Sobek said...

"I think he means to suggest that there should be some uniform standard for what is and is not reasonable..."

No, just suggesting that Scalia's comment was asinine. I agree with you and egarber (mind if I call you Eric?) that the Fourth Amendment is necessary "tethered" to state law at some level.

egarber said...

Sobek -- no prob calling me Eric. I'm often called something way worse :)

It's also interesting that in Knowles, if I understand it right, there's yet another statutory trigger at the state level that defines the line -- i.e., the timing or even the existence of a "citation" is fully controlled by law, right? So I guess this means that if Georgia were to only issue a citation for one traffic violation (Z), while NY required them for violations A thru Y, a search in Georgia would be potentially much wider and of a longer duration than one in NY, where the citation cuts it short.

That seems weird to me, given that intuitively, the constitution seemingly stands for uniform application. How many other rights (procedural or substantive) under the BOR behave the same way (realizing that some aren't incorporated)?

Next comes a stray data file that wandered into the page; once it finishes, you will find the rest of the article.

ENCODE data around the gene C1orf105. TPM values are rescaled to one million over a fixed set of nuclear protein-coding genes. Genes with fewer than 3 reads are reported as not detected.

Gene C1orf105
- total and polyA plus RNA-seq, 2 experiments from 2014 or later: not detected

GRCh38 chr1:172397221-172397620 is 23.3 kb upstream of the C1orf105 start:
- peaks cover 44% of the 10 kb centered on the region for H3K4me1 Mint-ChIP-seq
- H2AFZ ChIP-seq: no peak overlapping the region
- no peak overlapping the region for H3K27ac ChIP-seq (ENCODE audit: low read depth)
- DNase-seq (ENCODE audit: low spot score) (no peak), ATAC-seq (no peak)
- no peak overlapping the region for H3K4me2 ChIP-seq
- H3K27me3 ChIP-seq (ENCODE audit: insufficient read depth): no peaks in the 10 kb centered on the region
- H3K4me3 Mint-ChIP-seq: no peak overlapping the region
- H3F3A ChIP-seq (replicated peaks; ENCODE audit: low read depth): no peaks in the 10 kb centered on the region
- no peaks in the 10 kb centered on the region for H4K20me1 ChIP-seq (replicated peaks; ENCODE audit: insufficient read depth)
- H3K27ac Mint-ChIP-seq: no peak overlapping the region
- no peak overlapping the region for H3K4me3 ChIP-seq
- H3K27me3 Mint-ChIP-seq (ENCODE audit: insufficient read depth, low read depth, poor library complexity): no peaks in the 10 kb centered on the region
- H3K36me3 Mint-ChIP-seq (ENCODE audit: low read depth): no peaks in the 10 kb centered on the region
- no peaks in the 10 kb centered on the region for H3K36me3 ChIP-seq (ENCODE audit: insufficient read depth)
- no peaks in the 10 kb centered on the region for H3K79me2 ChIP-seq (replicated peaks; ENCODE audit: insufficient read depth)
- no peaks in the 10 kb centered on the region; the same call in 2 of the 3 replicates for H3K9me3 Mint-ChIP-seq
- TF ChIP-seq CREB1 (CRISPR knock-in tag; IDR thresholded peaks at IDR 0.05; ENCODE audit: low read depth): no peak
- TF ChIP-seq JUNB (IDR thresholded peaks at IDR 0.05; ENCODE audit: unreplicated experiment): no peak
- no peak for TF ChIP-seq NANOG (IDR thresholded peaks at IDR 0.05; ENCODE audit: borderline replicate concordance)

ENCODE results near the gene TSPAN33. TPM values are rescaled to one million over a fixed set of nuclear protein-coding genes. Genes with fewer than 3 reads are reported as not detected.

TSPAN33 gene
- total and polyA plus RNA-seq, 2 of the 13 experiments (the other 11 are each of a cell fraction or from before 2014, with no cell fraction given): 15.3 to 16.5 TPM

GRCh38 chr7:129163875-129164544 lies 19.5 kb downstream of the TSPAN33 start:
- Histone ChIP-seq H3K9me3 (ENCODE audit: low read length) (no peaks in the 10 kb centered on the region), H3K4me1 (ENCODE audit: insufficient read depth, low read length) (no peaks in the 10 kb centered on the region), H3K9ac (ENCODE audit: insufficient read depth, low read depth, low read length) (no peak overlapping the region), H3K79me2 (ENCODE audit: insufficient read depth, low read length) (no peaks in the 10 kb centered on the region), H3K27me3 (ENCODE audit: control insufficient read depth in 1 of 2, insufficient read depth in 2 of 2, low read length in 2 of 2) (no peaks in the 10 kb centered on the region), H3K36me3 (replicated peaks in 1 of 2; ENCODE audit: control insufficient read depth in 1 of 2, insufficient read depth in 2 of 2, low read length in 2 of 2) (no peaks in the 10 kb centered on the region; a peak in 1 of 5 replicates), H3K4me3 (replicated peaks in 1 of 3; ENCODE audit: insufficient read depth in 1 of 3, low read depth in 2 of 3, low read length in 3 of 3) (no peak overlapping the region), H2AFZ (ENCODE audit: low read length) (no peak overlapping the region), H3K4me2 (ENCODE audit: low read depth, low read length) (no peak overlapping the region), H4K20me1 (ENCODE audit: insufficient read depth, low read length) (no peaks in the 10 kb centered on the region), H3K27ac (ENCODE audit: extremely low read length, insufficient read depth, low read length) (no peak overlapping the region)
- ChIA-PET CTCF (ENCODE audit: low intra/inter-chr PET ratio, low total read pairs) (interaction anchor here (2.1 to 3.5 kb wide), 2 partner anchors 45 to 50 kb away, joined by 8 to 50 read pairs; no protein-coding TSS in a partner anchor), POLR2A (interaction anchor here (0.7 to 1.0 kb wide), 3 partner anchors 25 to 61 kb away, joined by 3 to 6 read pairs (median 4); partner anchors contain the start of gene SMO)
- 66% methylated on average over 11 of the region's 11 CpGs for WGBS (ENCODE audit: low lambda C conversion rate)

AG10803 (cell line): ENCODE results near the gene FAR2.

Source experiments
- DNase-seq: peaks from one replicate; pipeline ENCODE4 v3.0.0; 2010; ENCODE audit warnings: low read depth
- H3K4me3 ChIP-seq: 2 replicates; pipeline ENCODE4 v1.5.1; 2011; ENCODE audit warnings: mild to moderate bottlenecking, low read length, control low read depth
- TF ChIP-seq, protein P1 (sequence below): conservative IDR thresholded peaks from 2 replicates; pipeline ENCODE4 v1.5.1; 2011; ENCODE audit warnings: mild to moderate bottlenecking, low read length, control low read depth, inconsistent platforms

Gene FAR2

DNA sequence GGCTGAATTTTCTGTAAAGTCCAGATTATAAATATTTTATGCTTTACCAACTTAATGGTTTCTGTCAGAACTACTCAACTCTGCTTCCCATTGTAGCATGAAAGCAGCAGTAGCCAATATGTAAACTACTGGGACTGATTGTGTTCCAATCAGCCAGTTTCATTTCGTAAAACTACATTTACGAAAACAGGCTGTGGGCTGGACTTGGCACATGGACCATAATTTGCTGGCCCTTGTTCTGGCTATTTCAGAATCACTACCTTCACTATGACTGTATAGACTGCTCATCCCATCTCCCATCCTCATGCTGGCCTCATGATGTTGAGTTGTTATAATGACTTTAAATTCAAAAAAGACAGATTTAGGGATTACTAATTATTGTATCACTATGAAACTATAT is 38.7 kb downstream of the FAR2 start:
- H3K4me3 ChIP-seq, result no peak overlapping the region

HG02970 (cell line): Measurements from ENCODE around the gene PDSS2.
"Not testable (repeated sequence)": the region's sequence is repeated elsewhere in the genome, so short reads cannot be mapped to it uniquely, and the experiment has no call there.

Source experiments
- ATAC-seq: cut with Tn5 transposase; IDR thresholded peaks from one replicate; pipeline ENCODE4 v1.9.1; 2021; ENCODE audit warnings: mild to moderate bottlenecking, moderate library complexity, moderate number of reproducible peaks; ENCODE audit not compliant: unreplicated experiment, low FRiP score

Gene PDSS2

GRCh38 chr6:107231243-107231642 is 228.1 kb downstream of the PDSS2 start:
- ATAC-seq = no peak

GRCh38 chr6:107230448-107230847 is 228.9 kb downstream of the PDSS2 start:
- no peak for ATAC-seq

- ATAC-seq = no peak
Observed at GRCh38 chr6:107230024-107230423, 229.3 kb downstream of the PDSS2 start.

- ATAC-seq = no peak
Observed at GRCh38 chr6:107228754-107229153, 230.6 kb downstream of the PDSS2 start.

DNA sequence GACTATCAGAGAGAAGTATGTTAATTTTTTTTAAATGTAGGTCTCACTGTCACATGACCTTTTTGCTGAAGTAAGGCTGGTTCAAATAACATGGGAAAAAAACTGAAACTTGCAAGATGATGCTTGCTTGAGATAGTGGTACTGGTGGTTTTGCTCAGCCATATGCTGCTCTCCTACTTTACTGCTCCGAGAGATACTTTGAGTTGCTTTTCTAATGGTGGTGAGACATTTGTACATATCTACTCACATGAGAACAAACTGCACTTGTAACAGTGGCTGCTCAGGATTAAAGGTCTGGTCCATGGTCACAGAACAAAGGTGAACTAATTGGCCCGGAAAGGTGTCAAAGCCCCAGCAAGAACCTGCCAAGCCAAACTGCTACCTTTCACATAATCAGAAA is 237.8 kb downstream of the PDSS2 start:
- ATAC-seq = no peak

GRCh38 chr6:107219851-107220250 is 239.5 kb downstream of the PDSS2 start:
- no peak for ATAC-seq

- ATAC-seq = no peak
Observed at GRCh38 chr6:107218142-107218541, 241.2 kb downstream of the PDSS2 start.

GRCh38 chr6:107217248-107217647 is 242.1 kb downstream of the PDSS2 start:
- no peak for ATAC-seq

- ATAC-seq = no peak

Sherry F. Colb said...

Actually, Knowles just says that if there's a citation, there cannot be a search incident to a citation. In Iowa, police had a choice of whether to issue a citation or arrest. Had they arrested, the search would have been legal. Now, under Moore, we know that even if state law does not offer the arrest alternative (such as it does not in Virginia), police may feel free to ignore that legal constraint and arrest anyway, and both the arrest and the search incident to the arrest will be accepted as a matter of Fourth Amendment law. Therefore, the particulars of whether a state permits citation or arrest will no longer make a difference to the legality of a subsequent search, unless police decide (unencumbered by the Fourth Amendment) to obey state law regarding when arrest is lawful or unlawful.

egarber said...

Thanks Sherry.

So just to put this in my words, are you saying that from a Fourth Amendment perspective, the previous line drawn at a citation no longer means what it once did under my hypothetical -- because even if an officer crosses that line, a subsequent search and arrest are acceptable under the updated probable cause standard (assuming there is cause)?